Spanish food delivery riders want right to be self-employed

Food delivery workers have staged protests across Spain, saying they would support a planned new law regulating their sector only if it allows them to remain self-employed

ByThe Associated Press
March 08, 2021, 1:13 PM
Delivery riders gather to protest outside the Spanish parliament in Madrid, Wednesday March 3, 2021. Food delivery workers have staged protests across Spain, urging the government to approve a promised law granting them the right to choose between be
Delivery riders gather to protest outside the Spanish parliament in Madrid, Wednesday March 3, 2021. Food delivery workers have staged protests across Spain, urging the government to approve a promised law granting them the right to choose between being company staff or self-employed. Media reports said more than 2,000 delivery riders gathered to protest in at least 10 Spanish cities on Wednesday. (AP Photo/Paul White)
The Associated Press

MADRID -- Food delivery workers protested across Spain on Wednesday, saying they would support a planned new law regulating their sector only if it allows them to remain self-employed.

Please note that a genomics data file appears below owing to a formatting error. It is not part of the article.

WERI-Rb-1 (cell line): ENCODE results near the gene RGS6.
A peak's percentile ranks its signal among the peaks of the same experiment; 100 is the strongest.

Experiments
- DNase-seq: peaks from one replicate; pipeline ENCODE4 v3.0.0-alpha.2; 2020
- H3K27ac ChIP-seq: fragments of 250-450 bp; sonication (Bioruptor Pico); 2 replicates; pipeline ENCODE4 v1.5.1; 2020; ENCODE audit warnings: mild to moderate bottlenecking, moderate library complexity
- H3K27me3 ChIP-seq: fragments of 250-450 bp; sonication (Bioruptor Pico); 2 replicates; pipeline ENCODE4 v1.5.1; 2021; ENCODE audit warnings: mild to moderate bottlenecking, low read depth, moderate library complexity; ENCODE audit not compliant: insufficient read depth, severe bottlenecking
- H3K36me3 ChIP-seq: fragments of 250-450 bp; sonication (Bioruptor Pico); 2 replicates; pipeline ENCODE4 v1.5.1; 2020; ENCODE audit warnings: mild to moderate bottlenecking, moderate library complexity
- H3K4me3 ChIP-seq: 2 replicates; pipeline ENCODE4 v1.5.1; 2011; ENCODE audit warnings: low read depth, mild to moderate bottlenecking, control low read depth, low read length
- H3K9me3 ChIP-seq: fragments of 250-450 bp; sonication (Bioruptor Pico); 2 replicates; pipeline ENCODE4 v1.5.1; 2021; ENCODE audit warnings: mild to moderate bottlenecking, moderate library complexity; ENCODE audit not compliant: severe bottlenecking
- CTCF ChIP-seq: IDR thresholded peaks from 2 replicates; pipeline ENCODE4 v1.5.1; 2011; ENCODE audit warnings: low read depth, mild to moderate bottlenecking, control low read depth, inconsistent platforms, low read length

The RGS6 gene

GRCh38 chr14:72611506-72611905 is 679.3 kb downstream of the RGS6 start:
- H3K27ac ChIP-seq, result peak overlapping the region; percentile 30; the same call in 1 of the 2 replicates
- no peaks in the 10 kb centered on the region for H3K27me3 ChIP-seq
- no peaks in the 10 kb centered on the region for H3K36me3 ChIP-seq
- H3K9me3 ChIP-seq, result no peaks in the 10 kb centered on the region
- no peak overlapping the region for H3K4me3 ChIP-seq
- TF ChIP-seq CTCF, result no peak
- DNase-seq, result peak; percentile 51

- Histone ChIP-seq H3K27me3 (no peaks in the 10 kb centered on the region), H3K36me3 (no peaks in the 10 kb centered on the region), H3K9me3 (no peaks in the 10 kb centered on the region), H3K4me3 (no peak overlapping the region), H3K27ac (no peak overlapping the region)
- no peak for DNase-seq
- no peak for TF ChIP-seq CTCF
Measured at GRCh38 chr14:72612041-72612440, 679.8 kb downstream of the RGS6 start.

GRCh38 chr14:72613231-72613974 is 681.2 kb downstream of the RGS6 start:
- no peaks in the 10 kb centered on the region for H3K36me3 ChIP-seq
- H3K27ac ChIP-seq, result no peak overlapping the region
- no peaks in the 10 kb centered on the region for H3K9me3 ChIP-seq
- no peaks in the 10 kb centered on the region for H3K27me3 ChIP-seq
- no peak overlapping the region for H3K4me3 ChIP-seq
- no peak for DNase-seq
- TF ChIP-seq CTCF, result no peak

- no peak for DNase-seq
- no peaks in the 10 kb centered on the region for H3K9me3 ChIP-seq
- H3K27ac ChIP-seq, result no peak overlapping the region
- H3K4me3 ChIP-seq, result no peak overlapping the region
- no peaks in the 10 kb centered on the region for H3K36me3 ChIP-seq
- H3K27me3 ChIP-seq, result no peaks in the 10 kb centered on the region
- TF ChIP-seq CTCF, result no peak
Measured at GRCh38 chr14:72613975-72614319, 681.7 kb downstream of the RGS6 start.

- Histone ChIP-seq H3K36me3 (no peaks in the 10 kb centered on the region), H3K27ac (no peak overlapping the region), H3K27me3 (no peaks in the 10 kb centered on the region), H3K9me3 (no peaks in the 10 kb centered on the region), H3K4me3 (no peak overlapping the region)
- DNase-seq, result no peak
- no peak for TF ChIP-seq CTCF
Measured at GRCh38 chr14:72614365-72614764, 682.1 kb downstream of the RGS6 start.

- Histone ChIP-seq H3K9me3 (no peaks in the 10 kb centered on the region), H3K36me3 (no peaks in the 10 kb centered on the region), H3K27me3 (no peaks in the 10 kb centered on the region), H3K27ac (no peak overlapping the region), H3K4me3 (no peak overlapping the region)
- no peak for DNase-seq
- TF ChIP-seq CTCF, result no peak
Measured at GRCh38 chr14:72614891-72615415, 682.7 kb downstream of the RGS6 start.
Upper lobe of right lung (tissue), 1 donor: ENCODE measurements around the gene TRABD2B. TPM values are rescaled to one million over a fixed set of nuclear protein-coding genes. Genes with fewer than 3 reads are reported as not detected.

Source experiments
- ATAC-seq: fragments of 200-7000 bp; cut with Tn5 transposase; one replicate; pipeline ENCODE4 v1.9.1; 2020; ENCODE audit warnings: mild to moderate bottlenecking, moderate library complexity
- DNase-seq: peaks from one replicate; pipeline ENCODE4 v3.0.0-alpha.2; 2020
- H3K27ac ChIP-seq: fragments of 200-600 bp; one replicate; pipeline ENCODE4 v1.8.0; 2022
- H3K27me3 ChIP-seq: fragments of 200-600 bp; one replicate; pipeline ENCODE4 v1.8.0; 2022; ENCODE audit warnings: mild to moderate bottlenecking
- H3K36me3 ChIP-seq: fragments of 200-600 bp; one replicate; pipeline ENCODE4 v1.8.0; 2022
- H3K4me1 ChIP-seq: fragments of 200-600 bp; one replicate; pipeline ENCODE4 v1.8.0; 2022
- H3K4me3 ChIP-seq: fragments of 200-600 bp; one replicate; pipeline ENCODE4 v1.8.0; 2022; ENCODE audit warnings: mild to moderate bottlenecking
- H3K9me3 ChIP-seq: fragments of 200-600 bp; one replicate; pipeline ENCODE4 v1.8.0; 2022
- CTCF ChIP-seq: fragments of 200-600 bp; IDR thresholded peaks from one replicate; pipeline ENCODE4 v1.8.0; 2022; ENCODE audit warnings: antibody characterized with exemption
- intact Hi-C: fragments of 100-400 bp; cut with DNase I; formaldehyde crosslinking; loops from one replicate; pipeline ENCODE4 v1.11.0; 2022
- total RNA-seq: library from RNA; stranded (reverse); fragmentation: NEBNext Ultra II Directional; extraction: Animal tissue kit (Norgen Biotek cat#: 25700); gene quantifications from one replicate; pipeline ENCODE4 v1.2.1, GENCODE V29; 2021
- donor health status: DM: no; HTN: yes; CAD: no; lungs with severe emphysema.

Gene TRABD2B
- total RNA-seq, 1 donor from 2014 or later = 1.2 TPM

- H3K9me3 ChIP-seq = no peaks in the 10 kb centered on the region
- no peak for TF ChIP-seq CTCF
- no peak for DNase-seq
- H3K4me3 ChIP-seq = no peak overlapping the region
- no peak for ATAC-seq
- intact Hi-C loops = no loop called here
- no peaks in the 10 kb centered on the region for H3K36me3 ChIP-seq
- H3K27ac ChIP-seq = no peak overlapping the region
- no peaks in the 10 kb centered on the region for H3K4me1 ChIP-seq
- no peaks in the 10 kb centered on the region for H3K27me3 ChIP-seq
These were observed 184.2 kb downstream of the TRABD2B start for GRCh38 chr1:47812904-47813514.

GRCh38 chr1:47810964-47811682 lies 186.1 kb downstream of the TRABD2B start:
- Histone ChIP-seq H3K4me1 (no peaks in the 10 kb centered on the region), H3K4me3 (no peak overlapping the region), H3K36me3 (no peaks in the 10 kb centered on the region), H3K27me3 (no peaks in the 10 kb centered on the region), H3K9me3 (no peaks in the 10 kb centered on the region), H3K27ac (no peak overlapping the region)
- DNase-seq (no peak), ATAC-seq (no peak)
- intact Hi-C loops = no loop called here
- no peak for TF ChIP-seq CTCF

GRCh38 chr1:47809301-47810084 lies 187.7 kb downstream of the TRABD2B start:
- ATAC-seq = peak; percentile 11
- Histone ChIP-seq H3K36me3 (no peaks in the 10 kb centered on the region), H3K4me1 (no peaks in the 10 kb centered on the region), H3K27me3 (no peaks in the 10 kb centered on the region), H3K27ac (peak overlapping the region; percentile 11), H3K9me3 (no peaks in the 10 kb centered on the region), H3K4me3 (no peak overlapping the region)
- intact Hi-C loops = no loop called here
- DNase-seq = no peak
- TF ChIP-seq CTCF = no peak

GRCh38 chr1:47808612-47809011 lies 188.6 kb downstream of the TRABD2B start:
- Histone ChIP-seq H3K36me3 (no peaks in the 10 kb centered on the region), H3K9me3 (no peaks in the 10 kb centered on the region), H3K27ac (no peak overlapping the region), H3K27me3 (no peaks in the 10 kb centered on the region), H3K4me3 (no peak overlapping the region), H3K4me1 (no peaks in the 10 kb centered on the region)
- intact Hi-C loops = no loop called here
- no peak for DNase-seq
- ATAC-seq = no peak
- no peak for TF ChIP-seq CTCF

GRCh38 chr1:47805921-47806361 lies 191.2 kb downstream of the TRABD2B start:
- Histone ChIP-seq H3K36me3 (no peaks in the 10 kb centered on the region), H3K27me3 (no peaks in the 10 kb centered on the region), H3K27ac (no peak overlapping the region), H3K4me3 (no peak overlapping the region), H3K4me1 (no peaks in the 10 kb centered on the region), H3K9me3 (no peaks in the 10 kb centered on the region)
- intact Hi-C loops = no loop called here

More than 2,000 delivery riders gathered to protest in at least 10 Spanish cities, including Madrid and Barcelona, private news agency Europa Press reported.

The proposed legal changes are the latest affecting companies and workers in the gig economy. Last month, Britain’s top court ruled that Uber drivers should be classed as “workers” and not self-employed, in what was seen as a major setback for the ride-hailing giant.

Digital platforms offering food deliveries, such as Deliveroo, Uber and Glovo, have boomed in Europe during the COVID-19 pandemic as people spend more time staying at home.

The Spanish government initially consulted groups representing the workers as it drew up the new law, known as “ley rider.” But those groups now complain they are being ignored and that the legislation is overdue.

The secretary of state for employment, Joaquín Pérez Rey, said Tuesday the government is putting the finishing touches to the law, which he called “an extremely complex matter,” and said its publication is “imminent.”

Spanish media reports say the government may give companies a three-month grace period to register their workers as employees.

ABC News Live

ABC News Live

24/7 coverage of breaking news and live events